Lt. Steve Johnsen’s job with the Forest Park Police Department may be in jeopardy after an outside investigator concluded that he committed several violations when arresting Doc Ryan’s owner James Shaw following an altercation with Commissioner Patrick Doolin at a village council meeting last July.
Attorney Jeanine Stevens, who represented Lt. Johnsen during the investigation, said she was informed last Thursday that Lt. Johnsen was being offered a 30-day suspension, and if he chose not to accept, the village would seek his termination.
Police Chief James Ryan said that while termination is an option, Lt. Johnsen’s punishment will be left up to the village’s Board of Fire and Police Commissioners if a settlement cannot be reached without going to a hearing. The village has retained attorney Tom Melody of the law firm Klein, Thorpe and Jenkins to handle the case.
Stevens is also representing Sgt. Dan Harder in his ongoing termination hearing, while Patrick Lucansky, an attorney from the same firm as Melody, is representing the village.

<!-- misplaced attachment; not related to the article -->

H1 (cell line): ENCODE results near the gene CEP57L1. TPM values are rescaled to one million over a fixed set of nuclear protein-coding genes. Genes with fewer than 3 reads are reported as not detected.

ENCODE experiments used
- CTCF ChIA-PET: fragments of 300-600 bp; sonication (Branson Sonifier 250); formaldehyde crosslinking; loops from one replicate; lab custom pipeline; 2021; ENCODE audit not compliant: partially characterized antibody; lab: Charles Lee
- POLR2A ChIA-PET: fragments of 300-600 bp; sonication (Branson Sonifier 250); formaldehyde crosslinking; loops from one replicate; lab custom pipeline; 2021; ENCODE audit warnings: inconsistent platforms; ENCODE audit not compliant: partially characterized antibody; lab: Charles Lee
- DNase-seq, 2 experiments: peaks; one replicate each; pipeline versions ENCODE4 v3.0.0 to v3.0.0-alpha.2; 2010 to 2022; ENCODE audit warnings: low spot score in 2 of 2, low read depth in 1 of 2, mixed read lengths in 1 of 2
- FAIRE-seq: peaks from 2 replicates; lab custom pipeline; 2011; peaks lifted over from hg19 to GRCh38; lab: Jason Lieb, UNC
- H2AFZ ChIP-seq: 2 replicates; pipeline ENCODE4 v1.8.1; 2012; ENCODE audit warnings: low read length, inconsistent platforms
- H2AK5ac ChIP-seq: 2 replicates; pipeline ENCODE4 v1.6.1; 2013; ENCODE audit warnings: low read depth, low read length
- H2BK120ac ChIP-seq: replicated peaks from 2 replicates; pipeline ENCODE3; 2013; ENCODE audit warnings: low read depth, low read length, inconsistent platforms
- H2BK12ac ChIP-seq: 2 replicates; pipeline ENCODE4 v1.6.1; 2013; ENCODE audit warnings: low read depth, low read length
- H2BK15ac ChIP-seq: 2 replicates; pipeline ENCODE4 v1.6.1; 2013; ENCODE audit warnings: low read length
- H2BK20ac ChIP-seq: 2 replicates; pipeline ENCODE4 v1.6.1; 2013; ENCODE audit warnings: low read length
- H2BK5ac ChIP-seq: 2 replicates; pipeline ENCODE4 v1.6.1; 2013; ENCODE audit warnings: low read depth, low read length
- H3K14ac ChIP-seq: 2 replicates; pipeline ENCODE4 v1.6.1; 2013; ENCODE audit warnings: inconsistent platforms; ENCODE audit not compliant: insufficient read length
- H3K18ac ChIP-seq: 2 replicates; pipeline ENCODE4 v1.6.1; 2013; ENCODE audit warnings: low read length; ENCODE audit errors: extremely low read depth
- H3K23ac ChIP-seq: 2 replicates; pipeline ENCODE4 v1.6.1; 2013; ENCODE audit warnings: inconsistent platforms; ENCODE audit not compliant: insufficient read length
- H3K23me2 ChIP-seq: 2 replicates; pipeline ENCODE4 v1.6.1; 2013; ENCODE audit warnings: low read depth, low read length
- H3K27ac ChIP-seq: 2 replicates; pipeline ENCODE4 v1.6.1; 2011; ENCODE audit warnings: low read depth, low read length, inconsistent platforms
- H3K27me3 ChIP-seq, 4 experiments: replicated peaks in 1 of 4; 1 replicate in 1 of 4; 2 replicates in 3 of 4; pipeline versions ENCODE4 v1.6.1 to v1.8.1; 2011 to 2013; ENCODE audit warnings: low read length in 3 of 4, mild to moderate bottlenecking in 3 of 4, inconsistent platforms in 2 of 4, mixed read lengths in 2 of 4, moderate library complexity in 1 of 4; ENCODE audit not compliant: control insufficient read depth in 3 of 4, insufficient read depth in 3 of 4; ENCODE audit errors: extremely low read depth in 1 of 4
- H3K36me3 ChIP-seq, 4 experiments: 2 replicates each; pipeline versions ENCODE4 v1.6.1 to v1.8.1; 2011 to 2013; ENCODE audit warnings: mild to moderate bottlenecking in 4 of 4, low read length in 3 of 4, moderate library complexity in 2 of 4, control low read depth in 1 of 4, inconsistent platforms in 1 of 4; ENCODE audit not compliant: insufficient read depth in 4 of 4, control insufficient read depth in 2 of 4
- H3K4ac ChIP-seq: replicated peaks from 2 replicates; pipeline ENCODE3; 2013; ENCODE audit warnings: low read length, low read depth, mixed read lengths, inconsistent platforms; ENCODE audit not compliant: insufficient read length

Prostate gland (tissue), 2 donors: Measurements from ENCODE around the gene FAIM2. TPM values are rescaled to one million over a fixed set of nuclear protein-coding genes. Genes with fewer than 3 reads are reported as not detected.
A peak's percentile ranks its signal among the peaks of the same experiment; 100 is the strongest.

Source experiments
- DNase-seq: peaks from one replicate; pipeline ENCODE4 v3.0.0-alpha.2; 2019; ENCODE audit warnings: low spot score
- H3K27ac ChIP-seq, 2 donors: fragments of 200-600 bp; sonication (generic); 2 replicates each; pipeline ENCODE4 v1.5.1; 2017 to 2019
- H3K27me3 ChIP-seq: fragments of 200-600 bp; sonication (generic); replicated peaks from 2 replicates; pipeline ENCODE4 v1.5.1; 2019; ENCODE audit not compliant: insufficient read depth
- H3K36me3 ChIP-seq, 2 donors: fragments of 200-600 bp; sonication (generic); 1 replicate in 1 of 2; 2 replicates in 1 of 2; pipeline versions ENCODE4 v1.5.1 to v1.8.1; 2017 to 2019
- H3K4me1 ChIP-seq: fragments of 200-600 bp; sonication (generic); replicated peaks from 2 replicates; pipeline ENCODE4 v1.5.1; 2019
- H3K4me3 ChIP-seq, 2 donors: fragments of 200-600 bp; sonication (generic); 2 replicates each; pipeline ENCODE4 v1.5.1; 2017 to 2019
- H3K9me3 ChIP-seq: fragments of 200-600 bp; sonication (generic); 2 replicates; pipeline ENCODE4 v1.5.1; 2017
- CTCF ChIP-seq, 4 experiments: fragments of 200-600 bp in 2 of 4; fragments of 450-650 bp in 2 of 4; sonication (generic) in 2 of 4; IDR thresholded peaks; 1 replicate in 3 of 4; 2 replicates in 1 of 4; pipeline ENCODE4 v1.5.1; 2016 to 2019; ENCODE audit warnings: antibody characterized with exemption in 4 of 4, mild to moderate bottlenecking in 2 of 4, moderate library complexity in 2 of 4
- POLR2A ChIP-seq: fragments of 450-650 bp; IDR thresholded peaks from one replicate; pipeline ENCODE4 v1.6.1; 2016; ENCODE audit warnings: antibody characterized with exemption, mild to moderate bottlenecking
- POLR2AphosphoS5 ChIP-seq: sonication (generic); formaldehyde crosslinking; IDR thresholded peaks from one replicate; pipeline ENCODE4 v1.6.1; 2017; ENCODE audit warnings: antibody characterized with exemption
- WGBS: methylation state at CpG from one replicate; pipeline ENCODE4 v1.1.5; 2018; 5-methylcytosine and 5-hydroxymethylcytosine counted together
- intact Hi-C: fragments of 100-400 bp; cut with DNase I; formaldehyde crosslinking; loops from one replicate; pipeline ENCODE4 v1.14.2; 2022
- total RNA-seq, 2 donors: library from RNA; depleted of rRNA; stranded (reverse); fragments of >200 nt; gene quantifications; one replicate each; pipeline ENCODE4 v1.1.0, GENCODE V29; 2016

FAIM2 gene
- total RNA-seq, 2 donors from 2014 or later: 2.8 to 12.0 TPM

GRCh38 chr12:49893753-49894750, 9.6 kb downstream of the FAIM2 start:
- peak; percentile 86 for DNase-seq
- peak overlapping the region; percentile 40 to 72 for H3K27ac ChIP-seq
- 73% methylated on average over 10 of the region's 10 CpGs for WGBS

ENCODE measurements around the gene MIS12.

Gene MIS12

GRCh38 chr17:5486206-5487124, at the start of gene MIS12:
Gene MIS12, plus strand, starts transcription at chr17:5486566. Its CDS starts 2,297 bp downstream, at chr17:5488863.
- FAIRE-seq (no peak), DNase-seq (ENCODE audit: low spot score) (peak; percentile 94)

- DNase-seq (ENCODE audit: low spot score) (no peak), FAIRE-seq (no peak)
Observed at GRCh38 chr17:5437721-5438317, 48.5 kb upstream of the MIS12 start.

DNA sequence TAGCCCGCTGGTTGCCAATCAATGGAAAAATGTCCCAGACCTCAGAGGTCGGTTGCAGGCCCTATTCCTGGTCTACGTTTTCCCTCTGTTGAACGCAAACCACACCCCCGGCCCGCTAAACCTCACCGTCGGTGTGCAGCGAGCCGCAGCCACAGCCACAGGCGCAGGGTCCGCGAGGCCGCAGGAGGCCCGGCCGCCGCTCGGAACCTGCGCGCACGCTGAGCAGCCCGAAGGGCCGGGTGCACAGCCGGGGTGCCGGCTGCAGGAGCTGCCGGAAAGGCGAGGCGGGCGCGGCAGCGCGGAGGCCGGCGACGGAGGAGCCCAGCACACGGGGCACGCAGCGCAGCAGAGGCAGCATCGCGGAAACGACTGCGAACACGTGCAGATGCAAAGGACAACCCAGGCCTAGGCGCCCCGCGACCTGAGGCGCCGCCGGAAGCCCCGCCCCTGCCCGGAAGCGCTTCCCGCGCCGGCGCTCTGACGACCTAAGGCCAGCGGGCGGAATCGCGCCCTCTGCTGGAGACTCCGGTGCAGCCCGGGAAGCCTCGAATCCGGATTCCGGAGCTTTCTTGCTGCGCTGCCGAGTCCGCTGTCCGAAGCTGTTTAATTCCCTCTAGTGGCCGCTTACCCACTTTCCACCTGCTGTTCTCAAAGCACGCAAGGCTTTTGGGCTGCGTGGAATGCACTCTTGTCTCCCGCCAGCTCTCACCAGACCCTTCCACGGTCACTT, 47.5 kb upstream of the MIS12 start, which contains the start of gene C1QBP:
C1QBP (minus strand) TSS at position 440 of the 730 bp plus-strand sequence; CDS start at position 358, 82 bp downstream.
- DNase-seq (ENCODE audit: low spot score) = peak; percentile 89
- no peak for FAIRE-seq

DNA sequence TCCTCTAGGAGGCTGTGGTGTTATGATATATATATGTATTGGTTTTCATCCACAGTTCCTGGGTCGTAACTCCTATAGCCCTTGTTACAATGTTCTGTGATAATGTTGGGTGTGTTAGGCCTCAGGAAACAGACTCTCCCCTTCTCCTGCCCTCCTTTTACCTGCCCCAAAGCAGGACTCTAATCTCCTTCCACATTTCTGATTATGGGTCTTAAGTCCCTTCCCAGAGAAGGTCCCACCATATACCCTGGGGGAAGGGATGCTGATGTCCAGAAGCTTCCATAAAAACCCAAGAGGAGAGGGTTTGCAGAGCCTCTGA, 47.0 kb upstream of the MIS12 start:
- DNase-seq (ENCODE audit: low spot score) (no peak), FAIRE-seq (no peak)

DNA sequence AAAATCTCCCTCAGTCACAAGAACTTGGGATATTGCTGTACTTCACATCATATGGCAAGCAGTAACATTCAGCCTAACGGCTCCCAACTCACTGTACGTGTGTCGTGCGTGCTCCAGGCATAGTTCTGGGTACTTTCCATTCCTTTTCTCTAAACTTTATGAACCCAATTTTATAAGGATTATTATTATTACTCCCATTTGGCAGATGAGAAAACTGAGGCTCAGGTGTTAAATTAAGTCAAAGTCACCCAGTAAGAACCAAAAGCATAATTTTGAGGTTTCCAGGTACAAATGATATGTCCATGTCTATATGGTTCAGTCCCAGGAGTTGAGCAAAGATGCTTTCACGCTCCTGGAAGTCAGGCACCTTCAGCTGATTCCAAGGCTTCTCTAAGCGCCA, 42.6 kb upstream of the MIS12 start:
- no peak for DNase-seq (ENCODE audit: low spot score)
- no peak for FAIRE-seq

The charges against Lt. Johnsen stem from a July 25 council meeting Shaw attended seeking a zoning variance. His request was tabled until a later meeting when both Doolin and Commissioner Terry Steinbach failed to second a motion to approve by Commissioner Mark Hosty.
According to the report filed by investigator Robert Johnson, a retired Illinois State Police Lt. Colonel, Shaw acknowledged that he approached the dais and swore at Doolin after the meeting, but denied Doolin’s charge that he leaned up against the dais and baited him to “come on,” as if challenging him to fight.
Shaw was arrested and charged with assault and disorderly conduct following the incident, during which Lt. Johnsen was the watch commander on duty at the police station.
Stevens accused Mayor Anthony Calderone of orchestrating the findings against Lt. Johnsen, an accusation that Calderone has also faced, and categorically denied, throughout the Harder hearing.